Consumer confidence in homebuying hits all-time low
Looming government uncertainty, lack of affordability weigh on industry
Consumer confidence in housing significantly widened last month, as most taxpayers were turned off by the federal government shutdown and the ongoing debt ceiling debate, taking a toll on American’s outlook toward the housing market.
The share of consumers who believe it’s a good time buy a house declined to 65% — an all-time low — while the number of those who believe mortgage rates will go up in the next year fell to 57%, according to Fannie Mae’s latest monthly survey.
It’s important to note that the survey was conducted primarily in the first two weeks of October – before the government shutdown ended and the debt ceiling agreement was reached.
Generally speaking, buying a home is a bet on the future and the federal freeze created a lot of uncertainty about the near-term economic state, explained Trulia (TRLA) chief economist Jed Kolko.
“Also, affordability has worsened: both rising mortgage rates and rising home prices have pushed more homes out of reach of the middle class, which would also lead to a decline in people thinking it’s a good time to buy,” he added.
The gap between the share of consumers who say the economy is on the wrong track and those who believe all engines are a-go widened from 16 percentage points in September to 40 percentages points in October — a record month-over-month change.
Nonetheless, the steep decline in Americans’ housing sentiment, which is expected to continue to tumble down as housing debates continue to heat up, Fannie Mae senior vice president and chief economist Doug Duncan doesn’t believe it will derail the gradual healing in housing.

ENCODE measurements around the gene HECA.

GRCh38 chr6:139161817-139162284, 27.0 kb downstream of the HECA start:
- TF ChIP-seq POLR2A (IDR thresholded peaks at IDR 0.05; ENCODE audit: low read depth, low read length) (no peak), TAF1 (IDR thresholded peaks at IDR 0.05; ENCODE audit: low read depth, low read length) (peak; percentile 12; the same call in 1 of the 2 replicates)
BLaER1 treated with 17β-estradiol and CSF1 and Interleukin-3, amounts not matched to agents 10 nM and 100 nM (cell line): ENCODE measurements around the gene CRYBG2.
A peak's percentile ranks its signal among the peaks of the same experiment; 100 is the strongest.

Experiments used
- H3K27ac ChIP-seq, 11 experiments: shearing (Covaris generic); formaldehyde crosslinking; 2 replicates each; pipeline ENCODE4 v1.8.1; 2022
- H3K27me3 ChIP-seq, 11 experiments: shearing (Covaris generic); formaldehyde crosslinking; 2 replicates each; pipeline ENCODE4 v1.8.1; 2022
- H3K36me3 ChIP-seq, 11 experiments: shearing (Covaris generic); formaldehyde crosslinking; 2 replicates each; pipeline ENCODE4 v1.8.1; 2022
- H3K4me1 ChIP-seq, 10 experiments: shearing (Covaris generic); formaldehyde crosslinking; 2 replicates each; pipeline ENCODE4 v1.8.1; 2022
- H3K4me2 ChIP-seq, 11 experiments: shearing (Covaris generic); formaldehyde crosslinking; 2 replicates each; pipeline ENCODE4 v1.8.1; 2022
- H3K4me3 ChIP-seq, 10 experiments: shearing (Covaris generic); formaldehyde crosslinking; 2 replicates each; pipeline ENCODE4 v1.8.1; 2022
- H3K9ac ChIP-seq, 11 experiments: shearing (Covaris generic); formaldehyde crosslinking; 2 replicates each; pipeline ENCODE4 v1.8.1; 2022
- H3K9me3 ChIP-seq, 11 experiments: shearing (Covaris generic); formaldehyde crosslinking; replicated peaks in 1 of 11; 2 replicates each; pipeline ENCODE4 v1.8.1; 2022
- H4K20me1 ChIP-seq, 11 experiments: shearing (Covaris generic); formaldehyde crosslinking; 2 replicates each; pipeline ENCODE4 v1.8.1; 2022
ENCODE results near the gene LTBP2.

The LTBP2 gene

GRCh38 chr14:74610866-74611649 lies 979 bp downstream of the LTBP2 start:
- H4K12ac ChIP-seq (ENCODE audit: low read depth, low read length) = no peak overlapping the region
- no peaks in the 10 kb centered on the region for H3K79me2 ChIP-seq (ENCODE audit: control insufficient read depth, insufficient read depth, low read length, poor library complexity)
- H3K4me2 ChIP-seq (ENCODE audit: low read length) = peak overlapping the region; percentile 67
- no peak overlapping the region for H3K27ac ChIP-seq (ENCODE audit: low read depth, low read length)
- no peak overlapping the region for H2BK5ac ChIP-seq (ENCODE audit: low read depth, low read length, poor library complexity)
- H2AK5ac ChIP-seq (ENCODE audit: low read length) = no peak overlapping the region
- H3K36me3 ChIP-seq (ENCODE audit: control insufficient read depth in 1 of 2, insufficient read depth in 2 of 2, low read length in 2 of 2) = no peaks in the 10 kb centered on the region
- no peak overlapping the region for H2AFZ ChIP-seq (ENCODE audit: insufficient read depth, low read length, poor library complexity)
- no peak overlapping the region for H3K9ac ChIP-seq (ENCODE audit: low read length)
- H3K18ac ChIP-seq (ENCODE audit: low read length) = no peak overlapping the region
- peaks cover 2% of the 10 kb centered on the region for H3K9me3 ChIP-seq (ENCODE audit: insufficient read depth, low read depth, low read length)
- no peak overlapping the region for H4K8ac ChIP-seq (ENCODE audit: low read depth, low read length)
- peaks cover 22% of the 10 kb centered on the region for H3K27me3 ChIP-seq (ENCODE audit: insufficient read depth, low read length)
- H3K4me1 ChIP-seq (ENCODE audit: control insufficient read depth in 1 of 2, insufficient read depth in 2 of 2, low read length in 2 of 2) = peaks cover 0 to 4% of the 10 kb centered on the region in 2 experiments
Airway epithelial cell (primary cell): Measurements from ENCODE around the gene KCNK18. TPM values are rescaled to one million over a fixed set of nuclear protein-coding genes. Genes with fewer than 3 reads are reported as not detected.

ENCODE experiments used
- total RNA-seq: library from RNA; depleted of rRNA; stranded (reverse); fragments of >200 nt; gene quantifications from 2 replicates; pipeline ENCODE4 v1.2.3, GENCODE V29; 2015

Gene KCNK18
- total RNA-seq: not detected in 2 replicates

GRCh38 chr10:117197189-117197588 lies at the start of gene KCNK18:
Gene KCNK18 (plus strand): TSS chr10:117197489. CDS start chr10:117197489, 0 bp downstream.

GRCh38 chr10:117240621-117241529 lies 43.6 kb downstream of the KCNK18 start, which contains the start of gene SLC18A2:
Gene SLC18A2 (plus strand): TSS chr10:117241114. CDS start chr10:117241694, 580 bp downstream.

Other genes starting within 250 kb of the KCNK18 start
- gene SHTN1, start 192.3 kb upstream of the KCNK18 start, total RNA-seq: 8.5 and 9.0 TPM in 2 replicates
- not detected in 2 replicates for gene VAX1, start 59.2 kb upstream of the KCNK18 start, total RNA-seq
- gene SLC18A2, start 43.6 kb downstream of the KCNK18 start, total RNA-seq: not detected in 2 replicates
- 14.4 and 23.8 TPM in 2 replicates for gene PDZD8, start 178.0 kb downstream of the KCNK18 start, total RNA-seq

“While this decline in consumer optimism may portend a slowing of the housing recovery, supply constraint data suggest that we are likely to see continued positive growth in home prices,” Duncan said.
He added, “That being said, October’s survey results suggest that consumer attitudes are highly responsive to ongoing debate and decision-making in Washington. Three key budget and debt ceiling dates loom in December, January, and February. The handling of each will likely play a key role in determining the pace and timing of any recovery in consumer sentiment.”
The average 12-month price change expectation continued to fall, dropping 0.2% to 2.9%.
Additionally the share of people who believe home prices will go up in the next 12 months fell to 36%, while those who say prices will go down, increase to 10%.
The share of respondents who say they would buy if they were going to move increased to 70%, a new high.
Interestingly, the share of consumers who said their personal financial situation would get worse in the next 12 months hit a new high of 22%.
Consequently, the amount of respondents who say the economy is on the right track fell 12 percentage points, which is the biggest monthly record change in the survey’s history.